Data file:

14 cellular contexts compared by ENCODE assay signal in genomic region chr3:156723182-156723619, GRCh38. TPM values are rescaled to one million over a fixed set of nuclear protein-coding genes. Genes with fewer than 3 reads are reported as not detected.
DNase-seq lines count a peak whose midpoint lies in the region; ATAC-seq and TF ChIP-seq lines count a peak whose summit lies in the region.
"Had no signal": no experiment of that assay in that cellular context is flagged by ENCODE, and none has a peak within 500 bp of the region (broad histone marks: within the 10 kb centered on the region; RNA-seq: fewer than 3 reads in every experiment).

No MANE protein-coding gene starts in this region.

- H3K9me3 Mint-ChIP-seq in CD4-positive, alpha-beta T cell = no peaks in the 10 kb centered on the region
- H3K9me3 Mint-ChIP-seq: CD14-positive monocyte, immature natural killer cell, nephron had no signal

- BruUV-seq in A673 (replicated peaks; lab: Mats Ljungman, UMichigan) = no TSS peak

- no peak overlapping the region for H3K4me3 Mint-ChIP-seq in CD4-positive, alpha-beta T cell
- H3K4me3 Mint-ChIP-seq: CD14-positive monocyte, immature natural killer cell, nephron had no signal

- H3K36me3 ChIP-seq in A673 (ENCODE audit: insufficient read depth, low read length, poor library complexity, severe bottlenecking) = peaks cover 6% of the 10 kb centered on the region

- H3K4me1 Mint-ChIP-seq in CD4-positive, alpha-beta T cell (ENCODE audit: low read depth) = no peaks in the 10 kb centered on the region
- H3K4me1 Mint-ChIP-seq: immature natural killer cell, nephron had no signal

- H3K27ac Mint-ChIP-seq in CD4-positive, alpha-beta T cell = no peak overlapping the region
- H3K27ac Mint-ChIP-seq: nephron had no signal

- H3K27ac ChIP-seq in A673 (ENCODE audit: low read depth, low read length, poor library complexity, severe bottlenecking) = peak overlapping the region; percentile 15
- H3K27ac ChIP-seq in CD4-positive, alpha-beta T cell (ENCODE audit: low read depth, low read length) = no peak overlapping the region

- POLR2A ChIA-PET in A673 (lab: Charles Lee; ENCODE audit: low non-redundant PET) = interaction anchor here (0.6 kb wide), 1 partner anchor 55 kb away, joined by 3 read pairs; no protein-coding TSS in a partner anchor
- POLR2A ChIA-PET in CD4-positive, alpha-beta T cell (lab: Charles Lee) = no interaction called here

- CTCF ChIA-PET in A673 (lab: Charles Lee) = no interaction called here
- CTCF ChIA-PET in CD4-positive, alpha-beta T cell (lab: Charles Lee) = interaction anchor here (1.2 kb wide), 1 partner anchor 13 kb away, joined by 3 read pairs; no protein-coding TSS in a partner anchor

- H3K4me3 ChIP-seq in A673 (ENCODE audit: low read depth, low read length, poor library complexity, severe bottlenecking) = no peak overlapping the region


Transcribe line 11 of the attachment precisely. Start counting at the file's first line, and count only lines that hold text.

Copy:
- H3K4me1 Mint-ChIP-seq in CD4-positive, alpha-beta T cell (ENCODE audit: low read depth) = no peaks in the 10 kb centered on the region